San José, Costa Rica, since 1956

Gov’t Says No More Mine Permits – For Now

The government has announced it will no longer grant any mining concessions, though it has also reserved the right to change its mind.

“The position of the government at this moment is to not award more open-pit mining concessions,” said Mario Zaragoza, spokesman for the Environment, Energy and Telecommunications Ministry (MINAET).

That could change, however. “If an application is presented, it will still be analyzed. It will not be rejected,” Zaragoza said.

As of Wednesday, the new, informal policy had yet to be communicated directly to the agency in charge of processing and approving mining permits.

Marlene Salazar, sub-director of MINAET’s Department of Geology and Mines, said neither she nor the agency’s lawyer had been told anything directly about the freeze on permits or seen any official documents.

Late last month, Pedro León, coordinator of President Oscar Arias’ environmental advisory board called Peace with Nature, released a statement recommending a moratorium on open-pit mining in Costa Rica (TT, Nov. 28).

The government’s new informal policy stops short of that.

“It is not a moratorium,” Zaragoza said, adding that MINAET plans to review and revise the mining code and the country’s laws addressing mining before authorizing more concessions.

Salazar said that only one mining company – Industrias Infinito, a subsidiary of the Canadian mining firm Infinito Gold (formerly Vannessa Ventures) – has a valid mining concession, for a mine called Las Crucitas near the Nicaraguan border, and no other applications are in place.

She added that the agency is, however, currently processing “some” applications for mining exploration, but she did not know exactly how many.

The Arias administration has found itself under heavy fire from environmentalists and academics. It is also the subject of a criminal investigation for its approval of Las Crucitas, located three kilometers from the Rio San Juan, which serves as a border with Nicaragua.

In April, MINAET announced Arias was repealing a six-year moratorium on openpit mining put in place by former president Abel Pacheco. The same day, MINAET gave Las Crucitas mine a green light to start digging, after it had been tied up in the application process and fighting environmental appeals for years.

Arias and MINAET Minister Roberto Dobles then signed a presidential decree declaring Las Crucitas “of public interest and national convenience,” exempting it from some environmental regulations and expressly authorizing Industrias Infinito to clear-cut nearly 200 hectares of forest, including endangered species (TT, Oct 24).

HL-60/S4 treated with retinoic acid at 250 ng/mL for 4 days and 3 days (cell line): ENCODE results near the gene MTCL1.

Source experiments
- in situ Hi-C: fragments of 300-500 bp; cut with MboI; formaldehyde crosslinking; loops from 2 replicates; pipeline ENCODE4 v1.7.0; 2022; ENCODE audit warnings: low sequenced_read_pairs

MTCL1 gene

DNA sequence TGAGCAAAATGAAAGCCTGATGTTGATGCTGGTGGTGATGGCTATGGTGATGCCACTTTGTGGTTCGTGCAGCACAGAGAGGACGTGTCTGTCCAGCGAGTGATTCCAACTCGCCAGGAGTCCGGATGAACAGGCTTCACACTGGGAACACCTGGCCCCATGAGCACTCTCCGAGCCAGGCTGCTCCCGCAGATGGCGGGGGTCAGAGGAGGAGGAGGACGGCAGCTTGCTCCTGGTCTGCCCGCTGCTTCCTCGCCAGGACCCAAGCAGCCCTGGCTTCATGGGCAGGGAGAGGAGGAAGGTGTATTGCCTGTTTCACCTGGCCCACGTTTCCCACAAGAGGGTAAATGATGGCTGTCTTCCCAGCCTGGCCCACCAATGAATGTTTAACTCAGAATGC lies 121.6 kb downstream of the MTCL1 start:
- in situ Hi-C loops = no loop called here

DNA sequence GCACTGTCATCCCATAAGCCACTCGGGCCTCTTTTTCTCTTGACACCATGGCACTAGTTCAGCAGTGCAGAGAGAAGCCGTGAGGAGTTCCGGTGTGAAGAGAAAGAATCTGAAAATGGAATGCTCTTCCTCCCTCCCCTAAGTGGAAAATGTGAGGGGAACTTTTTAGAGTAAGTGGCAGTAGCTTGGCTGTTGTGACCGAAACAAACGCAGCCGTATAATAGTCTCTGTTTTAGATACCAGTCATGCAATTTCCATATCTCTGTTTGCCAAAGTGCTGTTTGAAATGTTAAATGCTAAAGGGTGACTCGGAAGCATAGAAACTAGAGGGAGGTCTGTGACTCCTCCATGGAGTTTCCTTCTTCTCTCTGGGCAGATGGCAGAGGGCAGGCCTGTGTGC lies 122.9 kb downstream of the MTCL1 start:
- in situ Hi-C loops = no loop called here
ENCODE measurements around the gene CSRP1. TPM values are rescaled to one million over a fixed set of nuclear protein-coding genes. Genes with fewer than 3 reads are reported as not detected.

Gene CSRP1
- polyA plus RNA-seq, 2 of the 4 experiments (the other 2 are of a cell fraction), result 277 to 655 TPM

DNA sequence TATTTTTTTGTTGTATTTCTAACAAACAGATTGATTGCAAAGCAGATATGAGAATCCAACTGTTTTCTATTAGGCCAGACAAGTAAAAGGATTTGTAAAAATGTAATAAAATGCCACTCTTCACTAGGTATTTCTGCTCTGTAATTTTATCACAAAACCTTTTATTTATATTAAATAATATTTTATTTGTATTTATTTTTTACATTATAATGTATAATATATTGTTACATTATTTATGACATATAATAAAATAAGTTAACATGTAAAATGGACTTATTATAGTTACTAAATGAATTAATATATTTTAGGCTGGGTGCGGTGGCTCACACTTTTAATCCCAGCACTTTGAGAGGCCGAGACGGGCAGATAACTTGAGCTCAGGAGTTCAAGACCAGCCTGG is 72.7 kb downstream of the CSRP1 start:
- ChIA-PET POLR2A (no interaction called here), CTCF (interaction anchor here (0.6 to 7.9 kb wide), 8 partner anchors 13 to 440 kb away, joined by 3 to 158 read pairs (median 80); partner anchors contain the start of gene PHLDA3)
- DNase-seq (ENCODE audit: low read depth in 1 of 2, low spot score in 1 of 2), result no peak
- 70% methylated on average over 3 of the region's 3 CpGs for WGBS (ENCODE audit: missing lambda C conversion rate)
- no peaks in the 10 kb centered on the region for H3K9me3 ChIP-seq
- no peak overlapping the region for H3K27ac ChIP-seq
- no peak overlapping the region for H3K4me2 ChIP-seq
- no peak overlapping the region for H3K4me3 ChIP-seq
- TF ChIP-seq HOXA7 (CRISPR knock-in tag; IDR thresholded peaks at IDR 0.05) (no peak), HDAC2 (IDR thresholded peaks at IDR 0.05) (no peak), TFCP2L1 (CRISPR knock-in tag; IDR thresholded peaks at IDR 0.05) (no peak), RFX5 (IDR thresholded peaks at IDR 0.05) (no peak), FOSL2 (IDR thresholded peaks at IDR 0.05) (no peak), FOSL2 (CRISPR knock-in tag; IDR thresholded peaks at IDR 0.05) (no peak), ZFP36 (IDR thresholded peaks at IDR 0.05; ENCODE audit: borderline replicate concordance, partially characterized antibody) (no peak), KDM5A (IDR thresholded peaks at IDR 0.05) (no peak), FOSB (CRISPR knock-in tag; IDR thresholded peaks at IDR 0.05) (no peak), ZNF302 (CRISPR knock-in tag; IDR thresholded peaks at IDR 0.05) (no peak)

Administration officials insist the economic benefits for the local community and the national treasury outweigh any potential environmental risks.

Protests were immediate and grew in intensity as environmentalists began listing the dangers that the mining operation, which uses tanks of cyanide to separate gold from ore, posed to area ecosystems and animals, including the critically endangered great green macaw (TT, Oct. 31).

The decree was suspended within days after the Constitutional Chamber of the Supreme Court (Sala IV) took up an injunction against it. The court later also suspended operations of the mine while it reviews an injunction against Industrias Infinito.

Chief Prosecutor Francisco Dall’Anese then announced he had opened an investigation into the president and environment minister for potentially issuing a decree that may violate the law.

Weeks after The Tico Times contacted Peace with Nature asking for a comment, León issued the statement defining the program’s position on mining but declining to comment directly on the Las Crucitas case because it was in court.

León, however, did note that “Costa Ricans reject logging” and the protests following the decree demonstrated a concern for the environment “like never before in our history.”

León said his office had put together an “Environmental Safeguard Policy for Mining in Costa Rica,” a document that was provided to the president in May.

The document noted that “few experiences with metallic mining in the tropics have been positive,” and “it is widely recognized that we have an obsolete mining code,” León said.

MINAET said in a statement released shortly lifting the mining ban that “a meticulous procedure … of environmental and mining safeguards and verifications” would “guarantee sustainable development and environmental protection.”

Late last week, a newly formed organization called Un Llamado Urgente por el País (An Urgent Call for the Country) issued a series of documents analyzing the decree, the Las Crucitas project and mining in general, concluding the project represents dire threats to the environment and calling for a moratorium on the industry.

“It does not appear that at this moment, this country is prepared to confront mining,” said Allan Astorga, a renowned geologist at the University of Costa Rica and member of Un Llamado.

He noted that any chemical spill at the mining site would make its way to the San Juan River within 90 minutes.

“That’s what it says in their own environmental impact study,” said Astorga, a former director of MINAET’s Technical Secretariat, the office in charge of reviewing and approving all environmental impact studies nationwide. Any pollution of the river, Astorga said, would create the possibility of a cross-border conflict.

The San Juan River is Nicaraguan territory, and Nicaragua has protested the mine’s approval.


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